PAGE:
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Ride Journal: unPAved of the Susquehanna Valley

By Adventures 3 Comments

It was April or May when I registered for Unpaved Pennsylvania. Jason Malec, a friend and Flaanimal pilot form Philadelphia had invited me to the ride, or was it a race? I wasn’t sure. What I did know was that Jason said that the day would be super challenging, beautiful, and would fill up quickly. There wasn’t much time to consider whether or not to go so I made haste to put my name on the starter’s list.

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Ride Report: The Rift Iceland

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Rider / Author: Joe Perry

Event: The Rift
Location: Hvolsvöllur, Iceland
Date: July 27, 2019

Just over 10 years ago I remember watching the film Heima by the band Sigur Ros, this was my first exposure to Iceland and I knew immediately I wanted to visit there. Fast forward to the Fall of 2018 and my good friend was telling me about a new gravel race that was going to happen in Iceland in the summer of 2019, he was going and I knew I wanted to get in on it as well. Gravel riding and racing is pretty popular in my area so I had been doing it for a while and had lately really enjoyed exploring by bike on more fringe roads and longer rides to get a better feel and understanding of an area and its landscape.

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Blaise’s TD3 full custom build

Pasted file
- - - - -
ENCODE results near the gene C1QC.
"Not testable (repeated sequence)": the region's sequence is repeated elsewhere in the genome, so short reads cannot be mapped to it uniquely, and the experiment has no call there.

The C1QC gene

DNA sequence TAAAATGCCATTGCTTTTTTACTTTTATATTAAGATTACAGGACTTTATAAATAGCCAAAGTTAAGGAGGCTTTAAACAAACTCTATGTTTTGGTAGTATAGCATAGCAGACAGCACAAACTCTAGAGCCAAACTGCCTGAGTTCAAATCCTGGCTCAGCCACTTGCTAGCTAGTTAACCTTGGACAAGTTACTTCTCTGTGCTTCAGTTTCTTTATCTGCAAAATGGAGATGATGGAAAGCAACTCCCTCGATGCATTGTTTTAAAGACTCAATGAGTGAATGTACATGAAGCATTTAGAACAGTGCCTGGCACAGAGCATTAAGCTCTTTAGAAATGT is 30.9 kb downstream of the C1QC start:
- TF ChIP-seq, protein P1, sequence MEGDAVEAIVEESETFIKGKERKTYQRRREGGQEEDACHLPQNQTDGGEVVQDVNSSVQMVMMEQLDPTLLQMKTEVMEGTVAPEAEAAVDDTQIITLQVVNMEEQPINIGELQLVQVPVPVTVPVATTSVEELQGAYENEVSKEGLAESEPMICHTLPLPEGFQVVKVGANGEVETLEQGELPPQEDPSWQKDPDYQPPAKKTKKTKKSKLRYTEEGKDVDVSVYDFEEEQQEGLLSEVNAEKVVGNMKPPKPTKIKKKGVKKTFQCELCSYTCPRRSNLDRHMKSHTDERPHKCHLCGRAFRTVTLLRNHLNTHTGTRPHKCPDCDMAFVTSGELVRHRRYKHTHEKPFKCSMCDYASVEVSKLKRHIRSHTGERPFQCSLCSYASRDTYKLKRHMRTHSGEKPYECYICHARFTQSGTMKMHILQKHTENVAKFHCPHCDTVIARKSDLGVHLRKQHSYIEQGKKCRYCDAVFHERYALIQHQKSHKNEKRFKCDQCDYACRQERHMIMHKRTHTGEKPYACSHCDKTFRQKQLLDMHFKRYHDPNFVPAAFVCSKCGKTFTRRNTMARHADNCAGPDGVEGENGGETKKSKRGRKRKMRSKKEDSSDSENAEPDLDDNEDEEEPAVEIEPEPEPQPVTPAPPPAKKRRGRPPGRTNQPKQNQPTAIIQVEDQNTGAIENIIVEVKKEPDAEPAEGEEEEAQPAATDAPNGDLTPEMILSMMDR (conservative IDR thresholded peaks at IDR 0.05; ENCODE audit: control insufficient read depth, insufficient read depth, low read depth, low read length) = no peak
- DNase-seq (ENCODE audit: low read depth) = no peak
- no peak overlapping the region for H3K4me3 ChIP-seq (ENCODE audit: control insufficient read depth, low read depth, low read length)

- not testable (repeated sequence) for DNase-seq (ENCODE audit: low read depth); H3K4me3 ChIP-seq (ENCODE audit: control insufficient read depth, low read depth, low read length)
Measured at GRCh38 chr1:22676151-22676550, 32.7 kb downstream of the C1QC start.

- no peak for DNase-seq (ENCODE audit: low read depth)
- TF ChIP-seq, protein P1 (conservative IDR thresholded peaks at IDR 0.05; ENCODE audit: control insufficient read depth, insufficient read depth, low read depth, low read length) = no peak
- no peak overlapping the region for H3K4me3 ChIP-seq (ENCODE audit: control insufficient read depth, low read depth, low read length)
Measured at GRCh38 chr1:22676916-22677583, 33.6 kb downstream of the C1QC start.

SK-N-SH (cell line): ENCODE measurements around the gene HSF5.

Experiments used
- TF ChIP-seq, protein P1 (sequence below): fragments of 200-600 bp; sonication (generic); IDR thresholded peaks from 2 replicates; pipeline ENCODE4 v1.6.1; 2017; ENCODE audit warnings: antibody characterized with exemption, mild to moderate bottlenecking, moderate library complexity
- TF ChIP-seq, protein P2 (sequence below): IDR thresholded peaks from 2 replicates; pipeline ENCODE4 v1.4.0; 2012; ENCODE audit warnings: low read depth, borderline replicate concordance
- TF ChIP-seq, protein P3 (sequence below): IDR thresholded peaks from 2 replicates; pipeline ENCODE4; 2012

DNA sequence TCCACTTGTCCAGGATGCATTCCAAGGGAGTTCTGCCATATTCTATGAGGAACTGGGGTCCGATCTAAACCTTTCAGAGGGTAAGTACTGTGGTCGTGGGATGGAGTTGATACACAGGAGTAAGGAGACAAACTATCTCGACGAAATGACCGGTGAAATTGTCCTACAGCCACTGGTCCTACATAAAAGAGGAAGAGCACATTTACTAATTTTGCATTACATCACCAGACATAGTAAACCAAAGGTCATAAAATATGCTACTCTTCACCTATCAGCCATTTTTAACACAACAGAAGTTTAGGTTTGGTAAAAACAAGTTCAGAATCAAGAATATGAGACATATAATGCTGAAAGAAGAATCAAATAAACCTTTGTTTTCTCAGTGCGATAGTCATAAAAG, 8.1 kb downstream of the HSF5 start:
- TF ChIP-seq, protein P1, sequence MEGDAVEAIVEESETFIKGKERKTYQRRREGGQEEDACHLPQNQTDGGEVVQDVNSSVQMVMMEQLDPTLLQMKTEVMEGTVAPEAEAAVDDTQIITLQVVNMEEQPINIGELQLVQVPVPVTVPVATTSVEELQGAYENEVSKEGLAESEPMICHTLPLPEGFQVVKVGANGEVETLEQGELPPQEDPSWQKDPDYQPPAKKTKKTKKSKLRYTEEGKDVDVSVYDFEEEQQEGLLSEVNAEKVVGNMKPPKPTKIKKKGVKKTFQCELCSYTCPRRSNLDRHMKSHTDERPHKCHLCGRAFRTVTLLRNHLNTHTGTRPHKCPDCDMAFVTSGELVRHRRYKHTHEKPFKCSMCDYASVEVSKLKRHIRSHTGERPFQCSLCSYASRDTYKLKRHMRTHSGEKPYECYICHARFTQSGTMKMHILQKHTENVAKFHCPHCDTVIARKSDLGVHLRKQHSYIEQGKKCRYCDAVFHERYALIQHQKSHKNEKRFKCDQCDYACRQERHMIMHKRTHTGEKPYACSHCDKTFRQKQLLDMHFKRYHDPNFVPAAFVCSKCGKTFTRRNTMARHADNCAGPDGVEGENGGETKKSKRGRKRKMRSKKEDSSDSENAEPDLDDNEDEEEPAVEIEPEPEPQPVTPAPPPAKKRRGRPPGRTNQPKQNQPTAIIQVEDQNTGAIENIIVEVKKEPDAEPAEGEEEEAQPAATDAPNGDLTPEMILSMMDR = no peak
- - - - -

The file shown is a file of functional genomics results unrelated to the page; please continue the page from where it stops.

By Gear No Comments

A couple of years ago we built a lovely Traildonkey 2.0 for Blaise. At the time it was easily the nicest Donkey we had built. Blaise kitted that bike out with XTR Di2, Easton EC90SL cranks, Rodeo 2.0 wheels, and pretty much all of the other nicest things he could find.

Blaise hammered his bike and rode it to its maximum through some pretty brutal, wet East Coast conditions. We’re not entirely sure how many bottom brackets he killed while riding the bike but suffice to say it was a lot.

Cut to two years later. Blaise’s TD2 found a home with a new owner and he came back to us looking to up the capabilities of his gravel bike with a TD3 build. This time he wanted to personalize more so the first task was to design a personalized custom paint layout for the bike. We weren’t in a rush because we were waiting for SRAM to make AXS Eagle and AXS Red parts available separately. Blaise requested some unique colors outside of what is being done in the mainstream these days so we pulled these colors from a photo of the sunset that he sent over.

 

The first draft of the layout was nice, but Blaise asked that we extend the design to the inside of the downtube and rear triangle. The completed design ended up here:

Blaise requested a few extra personalized details on this paint, one being his kid’s initials on the top tube near the head tube, and the other was to nickname the bike Trailwonkey in a nod to it’s Washington DC home. We sent the naked frame across town to Altitude Composites for paint and he executed the design wonderfully.

 

Next up: The build. AXS parts arrived as did a whole bunch of other generally lovely components. One of the most interesting things about AXS builds is how easy the bikes are to put together. The only lines that need to be routed are the brake lines and that makes these bikes a dream for Sheldon to have in the build stand.

The complete bike is a thing of beauty and before sending it off we were sure to cover as much of the frame as possible with custom cut 3M frame protector. Word on the street is that Blaise is pretty hard on his bikes…